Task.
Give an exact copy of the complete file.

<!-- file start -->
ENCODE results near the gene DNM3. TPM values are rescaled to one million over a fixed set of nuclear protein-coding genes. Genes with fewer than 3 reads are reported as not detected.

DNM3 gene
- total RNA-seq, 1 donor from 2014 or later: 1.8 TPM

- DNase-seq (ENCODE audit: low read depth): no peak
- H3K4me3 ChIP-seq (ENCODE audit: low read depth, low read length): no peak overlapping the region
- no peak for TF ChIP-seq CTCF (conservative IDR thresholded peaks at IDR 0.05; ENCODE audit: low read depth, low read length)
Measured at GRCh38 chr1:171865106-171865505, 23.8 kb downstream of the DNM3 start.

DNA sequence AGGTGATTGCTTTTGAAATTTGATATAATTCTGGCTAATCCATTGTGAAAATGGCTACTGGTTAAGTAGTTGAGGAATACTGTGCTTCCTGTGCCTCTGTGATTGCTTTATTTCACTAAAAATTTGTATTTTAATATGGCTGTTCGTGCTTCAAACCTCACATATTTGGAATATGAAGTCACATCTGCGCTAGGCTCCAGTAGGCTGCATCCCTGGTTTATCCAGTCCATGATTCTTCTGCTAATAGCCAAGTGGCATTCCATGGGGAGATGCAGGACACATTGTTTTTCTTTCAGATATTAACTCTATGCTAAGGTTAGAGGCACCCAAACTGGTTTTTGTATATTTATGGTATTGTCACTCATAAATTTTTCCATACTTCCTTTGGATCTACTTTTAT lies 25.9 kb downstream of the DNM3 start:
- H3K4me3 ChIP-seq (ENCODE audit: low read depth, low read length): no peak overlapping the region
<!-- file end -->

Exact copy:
ENCODE results near the gene DNM3. TPM values are rescaled to one million over a fixed set of nuclear protein-coding genes. Genes with fewer than 3 reads are reported as not detected.

DNM3 gene
- total RNA-seq, 1 donor from 2014 or later: 1.8 TPM

- DNase-seq (ENCODE audit: low read depth): no peak
- H3K4me3 ChIP-seq (ENCODE audit: low read depth, low read length): no peak overlapping the region
- no peak for TF ChIP-seq CTCF (conservative IDR thresholded peaks at IDR 0.05; ENCODE audit: low read depth, low read length)
Measured at GRCh38 chr1:171865106-171865505, 23.8 kb downstream of the DNM3 start.

DNA sequence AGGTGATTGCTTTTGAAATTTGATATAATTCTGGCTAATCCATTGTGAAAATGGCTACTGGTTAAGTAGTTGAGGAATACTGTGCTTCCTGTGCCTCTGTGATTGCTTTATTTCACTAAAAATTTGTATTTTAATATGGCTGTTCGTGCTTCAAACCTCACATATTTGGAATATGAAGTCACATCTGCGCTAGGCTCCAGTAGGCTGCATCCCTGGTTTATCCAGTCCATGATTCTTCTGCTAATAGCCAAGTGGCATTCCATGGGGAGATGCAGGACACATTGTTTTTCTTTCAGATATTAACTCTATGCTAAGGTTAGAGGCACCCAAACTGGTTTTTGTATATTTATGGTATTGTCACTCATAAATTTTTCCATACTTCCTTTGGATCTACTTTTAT lies 25.9 kb downstream of the DNM3 start:
- H3K4me3 ChIP-seq (ENCODE audit: low read depth, low read length): no peak overlapping the region